SIOUX CITY -- A robust housing market in Sioux City last year has fueled a 8.5% surge in residential property valuations, compared to the last biennial reassessment in 2019, according to new figures from the city assessor's office.
City Assessor John Lawson attributed the increase in valuations for most homes in Sioux City to low interest rates and reduced inventory of homes, which drove prices higher in 2020. Home sales jumped by over 30 percent last year, despite the COVID-19 pandemic that brought on a recession.
"If you ask Realtors, the number of houses on the market is probably a little lower than normal. which means it's a sellers market and they can ask for a little more," Lawon said. "... it creates an increase in value."
Commercial property assessments in Sioux City grew by an average of 6.5 percent, while multi-residential properties, such as apartment houses and conversion properties, took an even bigger hit, increasing by about 27% on average, Lawson said.
Property owners started receiving their new assessments in the mail Thursday. The percentage change in valuations varies house by house and neighborhood by neighborhood, with some homeowners facing even larger increases, others staying roughly the same, and a few actually decreasing.
In some of the fast-growing areas of Morningside, for example, average valuations jumped by about 13 percent, Lawson said.
The 2021 assessments will be used to calculate local property taxes for the 2022-23 fiscal year, with the first of two payments due in September 2022.
Many owners with higher valuations could face higher tax bills, but they won't know for sure until local governments set their new tax rates next spring. Other factors, such as the "rollback," a state-imposed limit on assessments, and various state tax credits, also will determine whether owners pay more or less in taxes.
State law requires city and county assessors every two years to reset valuations between 95% and 105% of the fair market price to ensure equity in the property tax system. Assessors consider factors such as local sales, new construction and changes to individual parcels.
Based on the 1,094 residential sales that occurred in 2020, the median assessment level was 89%, Lawson said.
This year's increases are on top of double-digit increases in residential and commercial values in the last round of assessments. Under the 2019 assessments set by Lawson's office in 2019, residential property rose by an average of 10 percent, while commercial property assessments jumped by an average of about 35 percent. State officials later ordered an additional 8 percent increase in residential values after finding the local assessor’s office did not fully establish the valuations.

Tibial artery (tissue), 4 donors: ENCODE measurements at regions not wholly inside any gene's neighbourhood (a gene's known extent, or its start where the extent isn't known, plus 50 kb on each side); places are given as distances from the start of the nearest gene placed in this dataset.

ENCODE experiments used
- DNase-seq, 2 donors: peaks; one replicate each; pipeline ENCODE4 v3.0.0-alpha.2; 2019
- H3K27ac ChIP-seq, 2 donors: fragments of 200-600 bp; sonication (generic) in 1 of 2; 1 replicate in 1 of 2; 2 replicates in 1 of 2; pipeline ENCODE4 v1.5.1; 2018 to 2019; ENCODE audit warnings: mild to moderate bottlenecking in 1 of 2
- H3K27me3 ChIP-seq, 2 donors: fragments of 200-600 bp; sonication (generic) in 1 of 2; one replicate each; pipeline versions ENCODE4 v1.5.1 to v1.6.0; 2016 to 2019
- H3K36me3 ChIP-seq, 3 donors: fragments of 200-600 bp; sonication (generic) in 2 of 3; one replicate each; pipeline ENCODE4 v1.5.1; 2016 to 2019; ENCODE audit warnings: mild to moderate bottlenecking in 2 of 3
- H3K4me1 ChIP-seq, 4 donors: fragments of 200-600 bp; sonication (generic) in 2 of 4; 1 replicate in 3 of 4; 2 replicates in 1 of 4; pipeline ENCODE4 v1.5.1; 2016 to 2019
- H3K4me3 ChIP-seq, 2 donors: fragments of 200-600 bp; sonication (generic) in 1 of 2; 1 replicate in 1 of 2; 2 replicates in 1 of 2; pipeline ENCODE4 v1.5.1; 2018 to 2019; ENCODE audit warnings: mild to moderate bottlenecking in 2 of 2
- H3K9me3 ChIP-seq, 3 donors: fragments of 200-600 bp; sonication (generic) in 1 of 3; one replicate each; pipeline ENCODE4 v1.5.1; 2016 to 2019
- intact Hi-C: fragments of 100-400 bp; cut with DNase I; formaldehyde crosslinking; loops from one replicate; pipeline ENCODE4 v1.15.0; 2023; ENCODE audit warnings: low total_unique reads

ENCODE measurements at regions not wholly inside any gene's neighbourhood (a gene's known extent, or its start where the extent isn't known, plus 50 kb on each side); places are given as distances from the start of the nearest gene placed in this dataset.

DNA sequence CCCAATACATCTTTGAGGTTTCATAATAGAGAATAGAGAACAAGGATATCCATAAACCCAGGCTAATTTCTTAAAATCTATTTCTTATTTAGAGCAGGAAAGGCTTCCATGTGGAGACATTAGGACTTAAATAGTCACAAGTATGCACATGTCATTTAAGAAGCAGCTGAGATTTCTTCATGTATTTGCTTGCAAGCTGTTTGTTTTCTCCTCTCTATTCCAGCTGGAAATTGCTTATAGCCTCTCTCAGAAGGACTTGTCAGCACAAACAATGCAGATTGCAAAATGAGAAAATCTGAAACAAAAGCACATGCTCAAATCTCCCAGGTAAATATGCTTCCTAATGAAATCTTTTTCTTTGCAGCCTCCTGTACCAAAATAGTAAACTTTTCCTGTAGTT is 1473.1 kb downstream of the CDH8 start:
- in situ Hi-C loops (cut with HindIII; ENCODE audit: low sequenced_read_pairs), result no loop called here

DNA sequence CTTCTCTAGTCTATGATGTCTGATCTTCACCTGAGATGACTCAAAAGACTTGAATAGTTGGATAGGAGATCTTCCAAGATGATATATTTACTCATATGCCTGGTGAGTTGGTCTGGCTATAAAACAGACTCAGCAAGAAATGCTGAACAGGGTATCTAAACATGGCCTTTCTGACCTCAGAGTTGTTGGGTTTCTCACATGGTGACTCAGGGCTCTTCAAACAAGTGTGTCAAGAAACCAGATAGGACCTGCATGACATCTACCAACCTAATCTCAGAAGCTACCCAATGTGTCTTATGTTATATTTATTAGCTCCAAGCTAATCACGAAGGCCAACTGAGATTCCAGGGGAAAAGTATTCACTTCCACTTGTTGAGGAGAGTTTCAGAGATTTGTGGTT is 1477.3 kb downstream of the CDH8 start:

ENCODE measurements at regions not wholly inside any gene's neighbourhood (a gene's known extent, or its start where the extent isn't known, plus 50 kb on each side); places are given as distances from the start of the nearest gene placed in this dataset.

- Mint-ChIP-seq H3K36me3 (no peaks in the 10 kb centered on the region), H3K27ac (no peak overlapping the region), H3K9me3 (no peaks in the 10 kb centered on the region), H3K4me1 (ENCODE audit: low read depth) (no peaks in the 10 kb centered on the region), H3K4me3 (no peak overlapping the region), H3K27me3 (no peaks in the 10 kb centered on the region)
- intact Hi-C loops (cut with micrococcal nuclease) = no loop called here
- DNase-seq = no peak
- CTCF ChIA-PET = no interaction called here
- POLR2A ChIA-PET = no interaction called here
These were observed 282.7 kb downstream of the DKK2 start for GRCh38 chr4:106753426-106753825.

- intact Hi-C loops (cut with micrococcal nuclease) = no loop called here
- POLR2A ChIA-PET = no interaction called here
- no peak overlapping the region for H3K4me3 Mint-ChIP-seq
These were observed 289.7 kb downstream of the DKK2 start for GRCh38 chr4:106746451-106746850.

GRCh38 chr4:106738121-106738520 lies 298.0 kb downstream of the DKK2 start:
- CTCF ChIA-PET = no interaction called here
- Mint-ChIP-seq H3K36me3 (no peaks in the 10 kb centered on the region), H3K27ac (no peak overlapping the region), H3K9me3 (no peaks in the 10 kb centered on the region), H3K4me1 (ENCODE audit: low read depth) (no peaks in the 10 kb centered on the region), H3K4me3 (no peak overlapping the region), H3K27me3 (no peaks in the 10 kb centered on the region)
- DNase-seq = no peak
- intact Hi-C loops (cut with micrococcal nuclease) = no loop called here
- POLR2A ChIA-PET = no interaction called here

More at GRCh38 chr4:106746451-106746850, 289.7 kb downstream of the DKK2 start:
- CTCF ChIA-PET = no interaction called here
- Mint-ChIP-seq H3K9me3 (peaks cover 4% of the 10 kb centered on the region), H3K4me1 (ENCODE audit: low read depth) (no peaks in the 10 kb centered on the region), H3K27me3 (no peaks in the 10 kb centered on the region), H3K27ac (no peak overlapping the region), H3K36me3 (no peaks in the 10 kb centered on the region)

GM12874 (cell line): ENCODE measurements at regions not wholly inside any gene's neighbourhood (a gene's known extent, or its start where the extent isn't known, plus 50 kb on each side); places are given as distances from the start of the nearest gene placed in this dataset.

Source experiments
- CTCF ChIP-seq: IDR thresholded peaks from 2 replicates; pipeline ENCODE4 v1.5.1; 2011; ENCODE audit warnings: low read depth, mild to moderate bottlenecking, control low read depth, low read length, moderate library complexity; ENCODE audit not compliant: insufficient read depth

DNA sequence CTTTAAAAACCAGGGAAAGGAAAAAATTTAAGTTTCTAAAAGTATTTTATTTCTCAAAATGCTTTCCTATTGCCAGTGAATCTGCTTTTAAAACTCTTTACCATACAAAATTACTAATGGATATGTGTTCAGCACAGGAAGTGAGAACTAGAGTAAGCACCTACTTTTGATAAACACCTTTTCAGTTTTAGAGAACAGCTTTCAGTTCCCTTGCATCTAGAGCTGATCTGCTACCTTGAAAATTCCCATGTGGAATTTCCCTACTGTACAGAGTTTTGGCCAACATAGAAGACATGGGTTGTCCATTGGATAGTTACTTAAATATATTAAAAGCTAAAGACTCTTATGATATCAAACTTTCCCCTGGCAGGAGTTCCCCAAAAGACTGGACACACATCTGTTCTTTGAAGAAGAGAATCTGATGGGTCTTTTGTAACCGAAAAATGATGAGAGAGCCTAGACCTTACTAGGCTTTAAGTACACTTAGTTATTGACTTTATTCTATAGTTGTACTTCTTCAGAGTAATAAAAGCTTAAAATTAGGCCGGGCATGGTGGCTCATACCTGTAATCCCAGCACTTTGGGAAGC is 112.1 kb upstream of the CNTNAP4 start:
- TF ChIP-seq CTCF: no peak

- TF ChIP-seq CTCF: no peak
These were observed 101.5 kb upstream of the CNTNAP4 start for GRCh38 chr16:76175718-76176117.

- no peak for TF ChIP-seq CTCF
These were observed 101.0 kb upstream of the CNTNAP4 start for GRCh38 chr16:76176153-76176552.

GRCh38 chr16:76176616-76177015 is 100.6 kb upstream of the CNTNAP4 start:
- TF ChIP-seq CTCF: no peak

Sioux City has roughly 28,800 residential and multi-family parcels of land and 3,200 that are industrial, commercial or agricultural.
Lawson noted that many residential values have continued to climb since Jan. 1, 2021, which was the cutoff date for data used to calculate the 2021 assessments.
Since Jan. 1, some properties have sold by as much as 30 to 40 percent more than the new assessments, he said.
"There’s a high demand right now. There's something driving the market right now," said Lawson, who questioned whether a population increase was driving the growth.
Last year, last Realtors attributed the uptick partly to pent-up demand from the pandemic's peak. During the unsettled months beginning in mid-March 2020, they said fewer people purchased homes. By the summer, buyers who waited had returned to the market.
Between now and April 1, owners who feel their new assessments are in error are encouraged to contact the assessor's office.
"What we're looking for is to get the correct information on all the properties," Lawson said.
From April 2-25, owners who are still dissatisfied with their assessments can file an informal appeal, he said. They also have the option to lodge a formal appeal with the local Board of Review from April 2-30.
Under state law, property owners have the right to challenge their new assessments if they believe they are not equitable or assessed for more than state law allows. Other grounds for appeal include tax-exempt property that is misclassified or an error or fraud by the assessor’s office.
The Board of Review will start hearing appeals on May 1, and are required to finish their work by the end of the month, Lawson said.
Owners dissatisfied with the board’s ruling can appeal to the Iowa Property Assessment Appeal Board or in U.S. District Court. The former was created in 2005 to provide a free alternative to the costly option of filing in court.